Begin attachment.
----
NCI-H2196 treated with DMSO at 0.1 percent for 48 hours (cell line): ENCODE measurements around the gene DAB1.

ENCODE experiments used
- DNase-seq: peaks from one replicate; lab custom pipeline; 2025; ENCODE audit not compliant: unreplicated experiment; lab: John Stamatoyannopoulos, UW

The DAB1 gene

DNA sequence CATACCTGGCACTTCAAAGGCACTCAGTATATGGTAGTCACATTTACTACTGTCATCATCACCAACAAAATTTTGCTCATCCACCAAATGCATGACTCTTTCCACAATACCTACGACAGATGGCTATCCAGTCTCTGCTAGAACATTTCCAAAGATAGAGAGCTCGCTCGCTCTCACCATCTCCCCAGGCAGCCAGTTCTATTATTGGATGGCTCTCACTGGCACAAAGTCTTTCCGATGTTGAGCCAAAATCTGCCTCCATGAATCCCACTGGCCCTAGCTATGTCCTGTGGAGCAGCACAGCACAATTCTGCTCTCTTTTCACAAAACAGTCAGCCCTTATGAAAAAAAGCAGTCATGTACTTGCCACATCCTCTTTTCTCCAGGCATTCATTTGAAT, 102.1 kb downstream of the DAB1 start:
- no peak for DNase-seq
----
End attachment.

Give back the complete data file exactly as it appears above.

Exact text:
NCI-H2196 treated with DMSO at 0.1 percent for 48 hours (cell line): ENCODE measurements around the gene DAB1.

ENCODE experiments used
- DNase-seq: peaks from one replicate; lab custom pipeline; 2025; ENCODE audit not compliant: unreplicated experiment; lab: John Stamatoyannopoulos, UW

The DAB1 gene

DNA sequence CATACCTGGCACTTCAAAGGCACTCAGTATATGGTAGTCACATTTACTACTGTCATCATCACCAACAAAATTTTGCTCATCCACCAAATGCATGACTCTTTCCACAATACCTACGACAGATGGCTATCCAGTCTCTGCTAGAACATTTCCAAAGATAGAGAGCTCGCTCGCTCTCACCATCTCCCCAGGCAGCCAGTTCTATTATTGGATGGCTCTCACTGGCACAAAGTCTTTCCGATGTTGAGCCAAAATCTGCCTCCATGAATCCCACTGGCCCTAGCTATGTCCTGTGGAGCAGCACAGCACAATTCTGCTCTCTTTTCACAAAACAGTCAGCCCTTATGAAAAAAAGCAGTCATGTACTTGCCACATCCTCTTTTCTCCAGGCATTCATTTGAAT, 102.1 kb downstream of the DAB1 start:
- no peak for DNase-seq